“By ourselves, this change will not happen. Divided, we are bound to fail,” he said.

Obama, a rising party star and the only black U.S. senator, said the United States had overcome many difficult challenges, from gaining its independence to the Civil War to the Great Depression.

“Each and every time, a new generation has risen up and done what’s needed to be done. Today we are called once more — and it is time for our generation to answer that call,” he said.

Obama’s candidacy has intrigued Democrats looking for a fresh face and sparked waves of publicity and grass-roots buzz about the first black presidential candidate seen as having a chance to capture the White House.

He has vaulted quickly into the top tier of a crowded field of Democratic presidential contenders along with Sen.
Hillary Rodham Clinton of New York and 2004 vice presidential nominee
John Edwards.

Obama acknowledged the questions about his experience.

“I recognize there is a certain presumptuousness — a certain audacity — to this announcement. I know I haven’t spent a lot of time learning the ways of Washington. But I’ve been there long enough to know that the ways of Washington must change,” he said.

He said a fresh perspective could break through Washington gridlock on issues like energy, health care and the Iraq war.

“What’s stopped us from meeting these challenges is not the absence of sound policies and sensible plans. What’s stopped us is the failure of leadership, the smallness of our politics — the ease with which we’re distracted by the petty and trivial,” he said.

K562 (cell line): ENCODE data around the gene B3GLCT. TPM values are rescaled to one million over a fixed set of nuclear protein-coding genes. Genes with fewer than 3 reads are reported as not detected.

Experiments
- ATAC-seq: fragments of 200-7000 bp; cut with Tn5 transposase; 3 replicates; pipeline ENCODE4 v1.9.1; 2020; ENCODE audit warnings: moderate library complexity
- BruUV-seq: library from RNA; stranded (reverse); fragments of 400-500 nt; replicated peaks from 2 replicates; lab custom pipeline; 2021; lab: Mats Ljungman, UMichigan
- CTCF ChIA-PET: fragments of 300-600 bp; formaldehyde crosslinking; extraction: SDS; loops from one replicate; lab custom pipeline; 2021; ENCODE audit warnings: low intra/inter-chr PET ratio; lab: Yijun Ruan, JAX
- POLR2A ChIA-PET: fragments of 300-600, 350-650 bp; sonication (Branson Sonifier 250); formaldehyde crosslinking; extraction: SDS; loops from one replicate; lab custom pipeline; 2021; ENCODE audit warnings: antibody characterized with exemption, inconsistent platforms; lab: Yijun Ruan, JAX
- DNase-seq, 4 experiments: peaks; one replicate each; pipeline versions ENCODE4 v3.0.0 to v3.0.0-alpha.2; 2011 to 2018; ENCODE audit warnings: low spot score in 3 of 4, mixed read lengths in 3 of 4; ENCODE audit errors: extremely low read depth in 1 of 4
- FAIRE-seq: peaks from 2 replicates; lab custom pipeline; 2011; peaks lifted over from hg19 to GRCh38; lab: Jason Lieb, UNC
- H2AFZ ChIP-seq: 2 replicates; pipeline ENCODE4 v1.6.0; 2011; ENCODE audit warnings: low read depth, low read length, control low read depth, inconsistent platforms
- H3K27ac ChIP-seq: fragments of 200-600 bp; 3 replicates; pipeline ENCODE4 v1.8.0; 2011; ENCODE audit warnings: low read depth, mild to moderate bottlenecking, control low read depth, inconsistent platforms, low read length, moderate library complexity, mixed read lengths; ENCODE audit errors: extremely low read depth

He said the last six years under Republican leadership in Washington had led to mounting debts, rising health care costs, economic anxiety and a botched foreign policy and war in Iraq.

“The time for that kind of politics is over. It is through. It’s time to turn the page,” he said.

Obama, an early opponent of the war, has called for a phased withdrawal of troops starting in May. He opposes
President George W. Bush’s plan to send more troops to Iraq.

“America, it’s time to start bringing our troops home,” he said. “Letting the Iraqis know that we will not be there forever is our last, best hope to pressure the Sunni and Shia to come to the table and find peace.”

Again, go to Senator Obama’s website for a video of the speech. Here is the text.

Update: The Peoria Journal Star reported that 15,000 attended the event; 5000 were expected. The Journal Star also had a nice article on the Peoria County Democrats bus trip as well as a photo spread.

I’ve enclosed some photos below:

Here the area where I was standing is right behind the Senator; you are looking straight at it.

I would have been toward the background of this photo.

From the Journal Star story:

SPRINGFIELD – To raucous cheers and to the surprise of no one, U.S. Sen. Barack Obama, on a sun-drenched but frigid Saturday morning, threw his hat into the 2008 presidential ring.

Proverbially speaking, that hat might as well have been of the stovepipe variety. The Chicago Democrat repeatedly channeled Springfield’s favorite son during a 20-minute address today outside the Old Capitol State Historic Site, the building where Abraham Lincoln delivered his famed “House Divided” speech in 1858.